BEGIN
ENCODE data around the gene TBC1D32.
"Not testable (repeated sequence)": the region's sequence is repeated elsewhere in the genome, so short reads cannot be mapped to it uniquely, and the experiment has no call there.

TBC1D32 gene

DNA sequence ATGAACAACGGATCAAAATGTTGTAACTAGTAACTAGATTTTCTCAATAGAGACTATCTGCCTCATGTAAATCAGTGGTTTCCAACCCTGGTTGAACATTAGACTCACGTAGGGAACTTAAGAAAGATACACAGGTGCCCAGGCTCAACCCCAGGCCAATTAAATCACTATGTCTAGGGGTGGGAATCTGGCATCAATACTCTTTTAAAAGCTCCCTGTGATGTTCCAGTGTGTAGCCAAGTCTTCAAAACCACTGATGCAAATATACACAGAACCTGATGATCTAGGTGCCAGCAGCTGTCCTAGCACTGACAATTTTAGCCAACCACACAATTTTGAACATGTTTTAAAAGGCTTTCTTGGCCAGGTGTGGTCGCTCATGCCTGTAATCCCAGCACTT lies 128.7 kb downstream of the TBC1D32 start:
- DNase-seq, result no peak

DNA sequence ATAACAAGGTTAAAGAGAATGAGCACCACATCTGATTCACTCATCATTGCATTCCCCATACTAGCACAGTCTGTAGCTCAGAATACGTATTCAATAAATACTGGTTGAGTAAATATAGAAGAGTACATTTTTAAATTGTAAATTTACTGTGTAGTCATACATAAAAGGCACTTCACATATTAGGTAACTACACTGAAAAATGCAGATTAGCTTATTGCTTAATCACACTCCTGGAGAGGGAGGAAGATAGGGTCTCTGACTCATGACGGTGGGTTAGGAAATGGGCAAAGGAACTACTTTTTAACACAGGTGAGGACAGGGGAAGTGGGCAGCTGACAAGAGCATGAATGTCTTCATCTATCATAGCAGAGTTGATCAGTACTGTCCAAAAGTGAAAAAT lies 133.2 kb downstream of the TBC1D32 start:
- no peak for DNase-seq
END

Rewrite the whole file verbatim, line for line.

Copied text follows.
ENCODE data around the gene TBC1D32.
"Not testable (repeated sequence)": the region's sequence is repeated elsewhere in the genome, so short reads cannot be mapped to it uniquely, and the experiment has no call there.

TBC1D32 gene

DNA sequence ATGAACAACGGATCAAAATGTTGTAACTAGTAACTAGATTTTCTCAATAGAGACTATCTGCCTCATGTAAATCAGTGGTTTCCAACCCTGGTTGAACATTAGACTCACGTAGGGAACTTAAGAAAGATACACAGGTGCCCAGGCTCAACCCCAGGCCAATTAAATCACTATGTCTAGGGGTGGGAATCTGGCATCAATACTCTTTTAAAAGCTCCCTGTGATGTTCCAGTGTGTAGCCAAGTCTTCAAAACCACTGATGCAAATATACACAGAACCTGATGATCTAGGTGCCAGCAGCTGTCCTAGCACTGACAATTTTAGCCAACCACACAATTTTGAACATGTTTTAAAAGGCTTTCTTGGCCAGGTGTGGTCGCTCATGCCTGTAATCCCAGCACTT lies 128.7 kb downstream of the TBC1D32 start:
- DNase-seq, result no peak

DNA sequence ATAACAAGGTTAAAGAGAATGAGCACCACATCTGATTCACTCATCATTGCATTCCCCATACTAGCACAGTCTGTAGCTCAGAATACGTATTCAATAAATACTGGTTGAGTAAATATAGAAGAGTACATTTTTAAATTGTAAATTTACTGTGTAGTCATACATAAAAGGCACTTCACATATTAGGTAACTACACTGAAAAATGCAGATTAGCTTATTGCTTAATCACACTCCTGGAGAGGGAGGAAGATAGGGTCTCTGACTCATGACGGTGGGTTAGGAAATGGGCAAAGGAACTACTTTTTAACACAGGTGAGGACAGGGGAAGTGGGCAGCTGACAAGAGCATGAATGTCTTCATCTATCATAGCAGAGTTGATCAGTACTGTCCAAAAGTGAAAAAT lies 133.2 kb downstream of the TBC1D32 start:
- no peak for DNase-seq